trouble with ordering and [if]


    Apr 10 2006 | 6:39 pm
    aaaaargh!
    this patch sometimes works, and has been frustrating me to the point i can't think straight any more.
    I'm guessing i've screwed up somewhere in the logic of it, but can't figure out where
    thanks
    -- robin

    • Apr 11 2006 | 1:33 am
      the problem is, that the 2nd inlet of [if] gets updated with a new random number before the current count reaches the 1st inlet ... so you may move the [select] below the counter slightly to the left of the [+1] below counter ... or you may use a trigger ... or insert a [pipe] somewhere between output of [random] and 2nd inlet of [if].
      oliver
    • Apr 11 2006 | 9:11 am
      hi. thankyou so much! i just worked that out myself but still wasn't quite believing it. well, that solved that. much appreciated
      -- robin
    • Apr 11 2006 | 1:38 pm
      Quote: oliver griem wrote on Mon, 10 April 2006 19:33 ---------------------------------------------------- > the problem is, that the 2nd inlet of [if] gets updated with a new > random number before the current count reaches the 1st inlet ... > so you may move the [select] below the counter slightly to the left of > the [+1] below counter ... or you may use a trigger ... or insert a > [pipe] somewhere between output of [random] and 2nd inlet of [if]. > > oliver
      ... [bondo].
      -110
    • Apr 11 2006 | 2:47 pm
      yeah, i was experimenting with bondo when i discovered all i needed to do was move [select] to the left of the counter. it was all to do with my ignorance of the right to left ordering. i'm too impatient!! really, thanks a lot for your help though guys
      -- robin
    • Apr 11 2006 | 3:23 pm
      I think this is a good point to add that, IMHO, relying on position of objects for critical timing issues is a bad habit to get into - it is so easy for something to get moved inadvertantly, and your patch is broken. I was fortunate to have been brought up on Max/fts on the ISPW, where the position of objects did not affect the timing, so I knew the only way to ensure correct timing was to use 'trigger'. IMV good programming practice says _always_ use trigger when timing is crucial - that way your patch is safe! It is also much easier to understand.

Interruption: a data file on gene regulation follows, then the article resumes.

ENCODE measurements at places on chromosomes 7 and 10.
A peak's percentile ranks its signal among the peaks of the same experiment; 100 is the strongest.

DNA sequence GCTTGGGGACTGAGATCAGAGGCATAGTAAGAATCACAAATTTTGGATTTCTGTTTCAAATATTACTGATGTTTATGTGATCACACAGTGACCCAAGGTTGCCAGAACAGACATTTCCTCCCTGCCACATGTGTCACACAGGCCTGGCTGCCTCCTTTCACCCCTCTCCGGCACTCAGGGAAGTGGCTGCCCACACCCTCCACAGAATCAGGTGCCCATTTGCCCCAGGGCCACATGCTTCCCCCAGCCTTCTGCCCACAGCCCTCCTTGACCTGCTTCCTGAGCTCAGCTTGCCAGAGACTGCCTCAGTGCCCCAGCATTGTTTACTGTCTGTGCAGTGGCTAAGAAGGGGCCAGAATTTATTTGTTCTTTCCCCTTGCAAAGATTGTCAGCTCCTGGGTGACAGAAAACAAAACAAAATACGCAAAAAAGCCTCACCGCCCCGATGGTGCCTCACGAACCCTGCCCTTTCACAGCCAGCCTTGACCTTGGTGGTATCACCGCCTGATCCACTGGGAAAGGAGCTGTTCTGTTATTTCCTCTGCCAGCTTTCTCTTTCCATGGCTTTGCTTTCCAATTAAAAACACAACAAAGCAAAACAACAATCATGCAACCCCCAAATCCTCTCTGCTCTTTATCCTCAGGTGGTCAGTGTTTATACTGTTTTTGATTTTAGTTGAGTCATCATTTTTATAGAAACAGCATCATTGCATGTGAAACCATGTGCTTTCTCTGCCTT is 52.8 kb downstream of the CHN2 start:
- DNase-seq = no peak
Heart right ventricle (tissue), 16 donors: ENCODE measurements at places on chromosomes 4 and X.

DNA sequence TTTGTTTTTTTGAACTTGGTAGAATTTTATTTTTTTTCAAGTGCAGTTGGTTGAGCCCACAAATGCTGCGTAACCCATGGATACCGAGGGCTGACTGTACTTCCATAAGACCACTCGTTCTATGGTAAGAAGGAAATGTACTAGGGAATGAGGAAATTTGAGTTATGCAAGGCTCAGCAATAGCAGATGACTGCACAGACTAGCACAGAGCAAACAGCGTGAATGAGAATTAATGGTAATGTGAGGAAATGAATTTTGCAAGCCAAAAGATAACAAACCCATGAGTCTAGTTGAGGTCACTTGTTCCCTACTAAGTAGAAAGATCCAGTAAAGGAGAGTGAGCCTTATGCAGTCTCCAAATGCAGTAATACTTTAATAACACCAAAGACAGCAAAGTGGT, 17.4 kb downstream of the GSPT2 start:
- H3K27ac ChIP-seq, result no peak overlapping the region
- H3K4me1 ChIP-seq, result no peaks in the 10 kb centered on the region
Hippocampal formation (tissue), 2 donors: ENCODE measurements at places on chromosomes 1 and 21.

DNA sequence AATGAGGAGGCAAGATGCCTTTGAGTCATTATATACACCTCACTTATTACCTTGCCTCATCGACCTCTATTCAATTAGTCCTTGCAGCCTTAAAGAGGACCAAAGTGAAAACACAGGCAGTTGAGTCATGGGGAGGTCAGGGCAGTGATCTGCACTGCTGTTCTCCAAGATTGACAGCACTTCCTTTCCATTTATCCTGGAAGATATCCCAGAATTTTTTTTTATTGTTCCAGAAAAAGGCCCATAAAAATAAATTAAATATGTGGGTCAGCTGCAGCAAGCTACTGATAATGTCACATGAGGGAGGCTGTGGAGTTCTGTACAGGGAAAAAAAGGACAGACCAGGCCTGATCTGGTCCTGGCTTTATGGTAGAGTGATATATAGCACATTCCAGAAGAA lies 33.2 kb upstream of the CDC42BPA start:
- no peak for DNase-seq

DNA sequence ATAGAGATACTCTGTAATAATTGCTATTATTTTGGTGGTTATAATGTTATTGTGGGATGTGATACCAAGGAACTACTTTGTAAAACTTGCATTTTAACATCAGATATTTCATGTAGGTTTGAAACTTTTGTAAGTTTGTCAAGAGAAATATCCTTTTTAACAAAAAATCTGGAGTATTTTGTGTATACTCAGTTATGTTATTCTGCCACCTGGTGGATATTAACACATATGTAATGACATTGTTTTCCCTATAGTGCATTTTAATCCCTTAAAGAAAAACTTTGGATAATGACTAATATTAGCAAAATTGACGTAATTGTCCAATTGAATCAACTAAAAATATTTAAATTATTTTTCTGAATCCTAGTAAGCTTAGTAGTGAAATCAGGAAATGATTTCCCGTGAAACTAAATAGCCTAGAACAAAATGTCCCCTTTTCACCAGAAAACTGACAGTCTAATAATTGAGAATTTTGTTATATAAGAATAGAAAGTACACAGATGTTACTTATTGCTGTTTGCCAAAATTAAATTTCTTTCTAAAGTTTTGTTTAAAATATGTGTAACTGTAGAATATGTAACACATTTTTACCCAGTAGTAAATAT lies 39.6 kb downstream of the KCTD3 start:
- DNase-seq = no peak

Best
      L
      Lawrence Casserley - lawrence@lcasserley.co.uk Lawrence Electronic Operations - www.lcasserley.co.uk Colourscape Music Festivals - www.colourscape.org.uk
    • Apr 11 2006 | 3:44 pm
      On 11/04/06, lawrence casserley wrote: > > I think this is a good point to add that, IMHO, relying on position of > objects for critical timing issues is a bad habit to get into - it is > so easy for something to get moved inadvertantly, and your patch is > broken. I was fortunate to have been brought up on Max/fts on the ISPW, > where the position of objects did not affect the timing, so I knew the > only way to ensure correct timing was to use 'trigger'.
      thanks for the advice, definately something I'll try to tke on board.
      IMV good > programming practice says _always_ use trigger when timing is crucial - > that way your patch is safe! It is also much easier to understand.
      IMV? i tried to google it but i got the Institute for Molecular Virology, and I doubt they recommend programming techniques!!* *
      thanks again for all the help I've had on this. this list has saved my sanity many times
      -- robin
    • Apr 11 2006 | 4:24 pm
      On 11 Apr, 2006, at 16:44, robin foster wrote:
      > IMV? i tried to google it but i got the Institute for Molecular > Virology, and I doubt they recommend programming techniques!! > Well you never know - a lot of versatile peole out there!
      I have always known it as "In My View"; companion to "In My Humble Opinion"
      L
      Lawrence Casserley - lawrence@lcasserley.co.uk Lawrence Electronic Operations - www.lcasserley.co.uk Colourscape Music Festivals - www.colourscape.org.uk